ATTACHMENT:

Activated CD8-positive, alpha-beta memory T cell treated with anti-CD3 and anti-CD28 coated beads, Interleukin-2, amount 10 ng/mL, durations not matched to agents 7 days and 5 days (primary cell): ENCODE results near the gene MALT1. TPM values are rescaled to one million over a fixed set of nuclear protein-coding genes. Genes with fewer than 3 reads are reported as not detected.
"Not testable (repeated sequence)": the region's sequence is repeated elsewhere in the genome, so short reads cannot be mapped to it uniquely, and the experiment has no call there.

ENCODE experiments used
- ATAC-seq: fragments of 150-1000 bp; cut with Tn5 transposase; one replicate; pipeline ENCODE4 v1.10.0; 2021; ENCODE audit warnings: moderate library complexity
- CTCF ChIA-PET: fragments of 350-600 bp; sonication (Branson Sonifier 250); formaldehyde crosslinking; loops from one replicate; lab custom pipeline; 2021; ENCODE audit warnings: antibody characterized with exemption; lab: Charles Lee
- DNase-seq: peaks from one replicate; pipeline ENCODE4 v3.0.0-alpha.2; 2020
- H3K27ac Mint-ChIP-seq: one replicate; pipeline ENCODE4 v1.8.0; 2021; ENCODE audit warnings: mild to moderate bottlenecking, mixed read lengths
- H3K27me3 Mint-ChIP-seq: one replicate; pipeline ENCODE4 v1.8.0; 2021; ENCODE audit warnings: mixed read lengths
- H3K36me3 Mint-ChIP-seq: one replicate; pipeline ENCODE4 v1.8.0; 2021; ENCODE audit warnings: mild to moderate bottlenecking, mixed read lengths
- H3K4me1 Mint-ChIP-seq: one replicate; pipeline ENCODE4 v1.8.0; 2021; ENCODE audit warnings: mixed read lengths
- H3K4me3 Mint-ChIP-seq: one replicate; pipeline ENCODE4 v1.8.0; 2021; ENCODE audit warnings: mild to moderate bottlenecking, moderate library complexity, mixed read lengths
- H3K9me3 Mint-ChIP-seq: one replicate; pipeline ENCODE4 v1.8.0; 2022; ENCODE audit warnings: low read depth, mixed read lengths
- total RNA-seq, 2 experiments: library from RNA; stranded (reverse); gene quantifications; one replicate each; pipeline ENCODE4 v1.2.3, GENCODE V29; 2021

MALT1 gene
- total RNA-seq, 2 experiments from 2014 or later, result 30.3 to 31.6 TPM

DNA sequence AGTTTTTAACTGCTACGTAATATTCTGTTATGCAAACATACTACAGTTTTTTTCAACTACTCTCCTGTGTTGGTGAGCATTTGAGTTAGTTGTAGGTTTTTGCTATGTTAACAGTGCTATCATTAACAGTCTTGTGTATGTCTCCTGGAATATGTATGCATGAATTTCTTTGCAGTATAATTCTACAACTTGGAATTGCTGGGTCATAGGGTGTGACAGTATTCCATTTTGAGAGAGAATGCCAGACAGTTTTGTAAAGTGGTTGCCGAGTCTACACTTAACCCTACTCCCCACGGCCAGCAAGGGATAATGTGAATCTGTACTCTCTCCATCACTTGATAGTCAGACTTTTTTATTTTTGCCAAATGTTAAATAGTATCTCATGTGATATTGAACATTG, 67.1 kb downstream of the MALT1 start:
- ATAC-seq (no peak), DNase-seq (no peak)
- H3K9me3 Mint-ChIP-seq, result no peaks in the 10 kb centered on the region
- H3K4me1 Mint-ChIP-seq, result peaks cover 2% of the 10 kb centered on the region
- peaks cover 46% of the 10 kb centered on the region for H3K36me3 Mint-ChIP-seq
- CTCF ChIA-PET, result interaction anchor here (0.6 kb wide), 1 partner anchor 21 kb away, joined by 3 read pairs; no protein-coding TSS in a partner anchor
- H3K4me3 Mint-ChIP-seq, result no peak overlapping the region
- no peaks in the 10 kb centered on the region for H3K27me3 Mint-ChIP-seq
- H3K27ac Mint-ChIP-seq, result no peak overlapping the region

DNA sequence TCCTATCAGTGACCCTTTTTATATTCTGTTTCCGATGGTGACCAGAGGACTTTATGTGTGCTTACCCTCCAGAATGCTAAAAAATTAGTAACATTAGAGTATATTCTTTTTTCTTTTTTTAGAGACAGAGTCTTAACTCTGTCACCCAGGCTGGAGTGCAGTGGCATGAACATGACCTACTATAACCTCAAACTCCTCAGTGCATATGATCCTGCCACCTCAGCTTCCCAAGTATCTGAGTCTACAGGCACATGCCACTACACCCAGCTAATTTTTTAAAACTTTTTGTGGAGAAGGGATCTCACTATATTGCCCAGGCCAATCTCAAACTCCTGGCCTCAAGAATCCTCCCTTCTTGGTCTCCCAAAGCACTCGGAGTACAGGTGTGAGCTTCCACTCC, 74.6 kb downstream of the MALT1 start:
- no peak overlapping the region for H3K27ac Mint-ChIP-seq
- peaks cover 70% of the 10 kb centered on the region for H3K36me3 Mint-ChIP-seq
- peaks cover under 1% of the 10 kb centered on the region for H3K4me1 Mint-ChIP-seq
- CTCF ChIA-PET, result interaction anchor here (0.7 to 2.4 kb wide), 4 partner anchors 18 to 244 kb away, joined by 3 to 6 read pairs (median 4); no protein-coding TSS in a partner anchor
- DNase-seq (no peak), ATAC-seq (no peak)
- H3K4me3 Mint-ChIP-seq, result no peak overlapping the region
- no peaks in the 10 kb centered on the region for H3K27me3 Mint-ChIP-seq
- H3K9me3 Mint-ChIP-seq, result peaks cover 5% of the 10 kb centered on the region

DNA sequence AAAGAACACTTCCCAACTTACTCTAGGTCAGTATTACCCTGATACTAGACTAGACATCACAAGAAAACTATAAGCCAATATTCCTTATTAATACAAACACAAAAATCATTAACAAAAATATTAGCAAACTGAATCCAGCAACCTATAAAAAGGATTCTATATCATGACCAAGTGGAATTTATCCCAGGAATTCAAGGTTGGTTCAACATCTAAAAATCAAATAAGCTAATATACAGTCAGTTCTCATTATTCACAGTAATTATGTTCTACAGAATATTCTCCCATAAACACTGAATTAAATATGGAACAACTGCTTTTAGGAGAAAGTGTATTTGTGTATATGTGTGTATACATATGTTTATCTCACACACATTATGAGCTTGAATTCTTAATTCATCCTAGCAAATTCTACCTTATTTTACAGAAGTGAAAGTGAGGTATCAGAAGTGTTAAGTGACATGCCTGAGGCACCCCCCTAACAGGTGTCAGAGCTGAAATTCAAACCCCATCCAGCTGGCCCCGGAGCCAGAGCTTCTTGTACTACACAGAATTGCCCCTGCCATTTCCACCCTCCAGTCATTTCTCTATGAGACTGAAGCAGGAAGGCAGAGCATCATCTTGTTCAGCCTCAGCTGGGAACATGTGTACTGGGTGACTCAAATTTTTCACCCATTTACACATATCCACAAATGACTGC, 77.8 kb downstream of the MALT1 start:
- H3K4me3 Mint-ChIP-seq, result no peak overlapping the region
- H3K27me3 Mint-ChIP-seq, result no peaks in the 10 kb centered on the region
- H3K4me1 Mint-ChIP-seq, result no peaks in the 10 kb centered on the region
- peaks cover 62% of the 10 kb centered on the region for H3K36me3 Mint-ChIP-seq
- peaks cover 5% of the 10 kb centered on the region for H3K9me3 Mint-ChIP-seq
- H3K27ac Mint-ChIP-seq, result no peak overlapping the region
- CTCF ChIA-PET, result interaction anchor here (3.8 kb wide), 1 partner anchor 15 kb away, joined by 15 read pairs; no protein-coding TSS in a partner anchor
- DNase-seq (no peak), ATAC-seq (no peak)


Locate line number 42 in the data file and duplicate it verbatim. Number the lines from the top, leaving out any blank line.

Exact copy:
- DNase-seq (no peak), ATAC-seq (no peak)